Olympic gold medalist inspired by Pausch

Randy Pausch, the late Carnegie Mellon professor of computer science made famous for his book The Last Lecture, famously declared that “brick walls are there to show how badly we want something.”

These brick walls were more than evident in the journey that the United States women’s soccer team took to win the gold medal at the 2008 Beijing Olympic Games. The team lost two starters to torn ACLs and top scorer Abby Wambach broke her leg a week before the games. When the team finally reached the Olympics, they had a disappointing defeat to Norway in the first round. Only by internalizing Pausch’s message was the team able to continue and come out on top.

Heather O’Reilly, a member of the team who scored the fastest goal in the history of Olympic women’s soccer, explained how the final triumph had people questioning the victory.

“What happened was that we lost our first game, which was something that a lot of people were worried about,” she said. “But that actually matched us up later on with opponents that were not that strong. So a lot of people were saying that we kind of got a little bit lucky in our journey towards our gold medal.”

Winning the gold medal and participating in the Olympics was not like competing in other high-profile tournaments, O’Reilly said.

“I think it’s just so humbling to be there with all the other athletes,” she said. “To go to the Olympics means to celebrate sports with so many different countries and so many different sports. And it’s really a neat thing to be a part in something that has such a rich tradition.”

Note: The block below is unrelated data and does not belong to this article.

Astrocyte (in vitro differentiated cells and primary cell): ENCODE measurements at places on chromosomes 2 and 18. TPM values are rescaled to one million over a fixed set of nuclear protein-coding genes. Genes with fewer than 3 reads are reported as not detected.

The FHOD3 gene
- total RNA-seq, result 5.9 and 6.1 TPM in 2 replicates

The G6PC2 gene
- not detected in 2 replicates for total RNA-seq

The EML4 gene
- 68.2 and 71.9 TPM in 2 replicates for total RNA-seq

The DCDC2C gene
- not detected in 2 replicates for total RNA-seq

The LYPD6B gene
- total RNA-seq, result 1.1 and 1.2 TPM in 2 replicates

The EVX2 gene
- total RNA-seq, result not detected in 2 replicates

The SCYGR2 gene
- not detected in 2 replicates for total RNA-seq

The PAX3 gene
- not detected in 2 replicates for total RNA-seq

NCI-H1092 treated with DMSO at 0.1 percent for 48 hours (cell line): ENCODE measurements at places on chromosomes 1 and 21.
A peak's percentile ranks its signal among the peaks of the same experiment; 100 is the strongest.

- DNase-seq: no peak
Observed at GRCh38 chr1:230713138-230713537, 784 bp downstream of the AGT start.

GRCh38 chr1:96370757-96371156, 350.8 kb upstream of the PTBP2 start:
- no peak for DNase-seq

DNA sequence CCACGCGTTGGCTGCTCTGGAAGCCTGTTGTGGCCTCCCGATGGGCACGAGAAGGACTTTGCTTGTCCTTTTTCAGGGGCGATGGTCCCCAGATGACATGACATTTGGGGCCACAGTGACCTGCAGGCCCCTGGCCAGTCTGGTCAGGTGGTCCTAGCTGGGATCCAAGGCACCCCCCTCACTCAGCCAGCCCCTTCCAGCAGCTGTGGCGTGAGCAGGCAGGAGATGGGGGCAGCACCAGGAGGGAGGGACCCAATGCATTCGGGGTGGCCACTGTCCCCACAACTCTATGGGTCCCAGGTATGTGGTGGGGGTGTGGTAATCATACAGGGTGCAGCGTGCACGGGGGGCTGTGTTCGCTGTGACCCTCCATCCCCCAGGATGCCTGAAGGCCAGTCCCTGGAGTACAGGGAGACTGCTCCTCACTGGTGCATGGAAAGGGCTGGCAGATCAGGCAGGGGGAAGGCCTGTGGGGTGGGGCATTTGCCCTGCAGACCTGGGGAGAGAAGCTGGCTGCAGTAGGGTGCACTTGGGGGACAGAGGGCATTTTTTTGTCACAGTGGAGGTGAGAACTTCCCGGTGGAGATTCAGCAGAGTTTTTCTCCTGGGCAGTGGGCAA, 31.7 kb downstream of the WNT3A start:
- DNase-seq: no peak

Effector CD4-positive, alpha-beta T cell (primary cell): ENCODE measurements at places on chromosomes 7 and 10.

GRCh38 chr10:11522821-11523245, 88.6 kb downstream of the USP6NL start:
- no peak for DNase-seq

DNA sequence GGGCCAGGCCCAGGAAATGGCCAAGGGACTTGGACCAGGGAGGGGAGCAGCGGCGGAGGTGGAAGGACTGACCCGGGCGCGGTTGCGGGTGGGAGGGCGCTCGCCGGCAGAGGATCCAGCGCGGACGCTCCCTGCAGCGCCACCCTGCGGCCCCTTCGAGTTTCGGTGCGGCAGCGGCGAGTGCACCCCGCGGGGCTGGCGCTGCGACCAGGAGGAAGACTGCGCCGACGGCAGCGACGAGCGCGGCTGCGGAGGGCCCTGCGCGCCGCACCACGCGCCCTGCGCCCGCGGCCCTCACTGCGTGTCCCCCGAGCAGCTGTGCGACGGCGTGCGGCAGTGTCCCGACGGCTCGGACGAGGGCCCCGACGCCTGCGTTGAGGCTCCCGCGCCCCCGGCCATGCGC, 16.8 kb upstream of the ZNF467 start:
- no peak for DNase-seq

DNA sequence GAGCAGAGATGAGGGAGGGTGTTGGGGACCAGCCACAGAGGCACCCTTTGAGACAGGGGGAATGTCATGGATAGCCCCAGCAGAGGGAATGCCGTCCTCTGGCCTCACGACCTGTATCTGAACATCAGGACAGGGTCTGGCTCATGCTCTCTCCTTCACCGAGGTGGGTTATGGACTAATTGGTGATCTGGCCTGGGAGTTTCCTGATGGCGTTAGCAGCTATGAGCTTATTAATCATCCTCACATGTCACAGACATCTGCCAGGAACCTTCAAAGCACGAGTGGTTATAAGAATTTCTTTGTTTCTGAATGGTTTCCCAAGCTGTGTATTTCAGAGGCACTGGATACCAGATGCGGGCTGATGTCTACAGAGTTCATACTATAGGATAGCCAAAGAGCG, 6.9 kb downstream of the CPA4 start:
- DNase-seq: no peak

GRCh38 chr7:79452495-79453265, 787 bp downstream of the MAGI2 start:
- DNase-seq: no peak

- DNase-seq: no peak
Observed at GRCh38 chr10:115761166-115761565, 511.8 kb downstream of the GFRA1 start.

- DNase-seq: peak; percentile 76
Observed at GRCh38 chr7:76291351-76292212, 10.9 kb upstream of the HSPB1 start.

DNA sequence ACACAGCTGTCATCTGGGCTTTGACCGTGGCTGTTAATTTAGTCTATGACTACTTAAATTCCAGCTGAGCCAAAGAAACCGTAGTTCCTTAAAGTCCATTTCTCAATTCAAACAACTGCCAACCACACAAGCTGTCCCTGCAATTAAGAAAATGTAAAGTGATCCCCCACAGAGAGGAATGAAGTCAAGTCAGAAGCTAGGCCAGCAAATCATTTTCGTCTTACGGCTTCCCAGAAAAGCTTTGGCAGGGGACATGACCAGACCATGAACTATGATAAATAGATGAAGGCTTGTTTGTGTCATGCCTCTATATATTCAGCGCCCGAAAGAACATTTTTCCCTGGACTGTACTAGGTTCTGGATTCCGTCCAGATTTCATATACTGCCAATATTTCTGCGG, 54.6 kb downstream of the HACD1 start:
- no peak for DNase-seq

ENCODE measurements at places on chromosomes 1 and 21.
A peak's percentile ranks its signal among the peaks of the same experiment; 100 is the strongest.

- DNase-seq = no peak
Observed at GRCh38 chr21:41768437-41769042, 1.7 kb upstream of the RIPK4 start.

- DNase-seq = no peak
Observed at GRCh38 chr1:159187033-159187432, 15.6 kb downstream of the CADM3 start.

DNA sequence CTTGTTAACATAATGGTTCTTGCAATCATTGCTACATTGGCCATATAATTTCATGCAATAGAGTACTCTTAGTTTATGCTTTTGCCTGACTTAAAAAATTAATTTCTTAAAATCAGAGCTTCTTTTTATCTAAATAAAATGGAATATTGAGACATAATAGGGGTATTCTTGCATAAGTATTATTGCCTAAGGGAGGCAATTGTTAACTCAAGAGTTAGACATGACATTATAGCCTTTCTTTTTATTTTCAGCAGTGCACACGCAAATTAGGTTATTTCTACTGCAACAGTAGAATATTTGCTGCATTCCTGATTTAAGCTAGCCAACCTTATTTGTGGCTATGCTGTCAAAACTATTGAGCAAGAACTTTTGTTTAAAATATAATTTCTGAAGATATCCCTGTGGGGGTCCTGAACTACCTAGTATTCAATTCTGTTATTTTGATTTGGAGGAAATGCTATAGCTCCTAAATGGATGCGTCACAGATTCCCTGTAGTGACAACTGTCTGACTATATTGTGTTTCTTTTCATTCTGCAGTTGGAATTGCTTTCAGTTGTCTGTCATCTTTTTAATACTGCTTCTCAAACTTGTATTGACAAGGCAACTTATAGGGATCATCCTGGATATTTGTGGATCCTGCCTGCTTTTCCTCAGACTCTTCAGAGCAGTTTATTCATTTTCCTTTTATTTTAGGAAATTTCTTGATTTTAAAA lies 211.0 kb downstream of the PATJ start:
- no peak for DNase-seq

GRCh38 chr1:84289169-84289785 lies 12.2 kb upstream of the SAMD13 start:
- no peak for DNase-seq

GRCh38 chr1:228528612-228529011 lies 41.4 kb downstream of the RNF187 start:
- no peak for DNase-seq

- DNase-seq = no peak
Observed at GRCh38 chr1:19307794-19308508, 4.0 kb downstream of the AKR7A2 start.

However, the team has a history that is anything but humble: The team won the gold medal at the Olympics in 1996, 2000, and 2004. They can also boast two championship titles and three third-place finishes at the World Cup.

Yet, O’Reilly best explained this year’s victory by drawing on the lessons of Randy Pausch.

“A lot of people were saying that we got a bit lucky in our journey towards our gold medal. I was at a press conference and I was answering a question about if we felt like we were lucky to draw the teams that we did,” she said. “As soon as she asked that, I thought about what Randy had said in the last lecture, ‘Luck is truly where preparation meets opportunity,’ so I quoted that at the press conference.”

O’Reilly mentioned how remarkable it is that Pausch’s Last Lecture applies to so many people; from the 30 different countries in which The Last Lecture has been translated to the entire soccer team.

“One of my teammates had it while we were in China and it was passed around. I had read it there and so did a couple of teammates,” she said.

Though O’Reilly quoted from just one aspect of the book during the press conference, the rest of the book also made an impact on her, particularly Pausch’s embracing of life and the many opportunities that come with it.

Now that the games have ended, the team is starting to feel the glamour that comes along with winning a gold medal at such a high-profile event.

“I think that the cool thing is that after you win a gold medal, your life does change a little bit,” she said. “After we won the final, we were hanging out with people like David Beckham and Tiger Woods — so the people you meet is definitely an impressive list.”

Nevertheless, O’Reilly did not let the glitz and glamour of the gold outshine her true supporters as she once again drew upon lessons she had learned from Pausch.

“I’m sure Randy would agree with this, but the one thing that will be true is that the people who were there for you for your whole journey are the people that you know are your true friends, and your family is always there for you, through the good times and bad,” she said. “You should focus on the people who were there for you when you lost your first game — they are the real fans.”

This Saturday, the team began their 10-game victory tour, known as “Achieve Your Gold,” with a win in their first game against Ireland.

Before the game, O’Reilly was honored for her 100th cap, meaning her 100th appearance at an international competition for her country.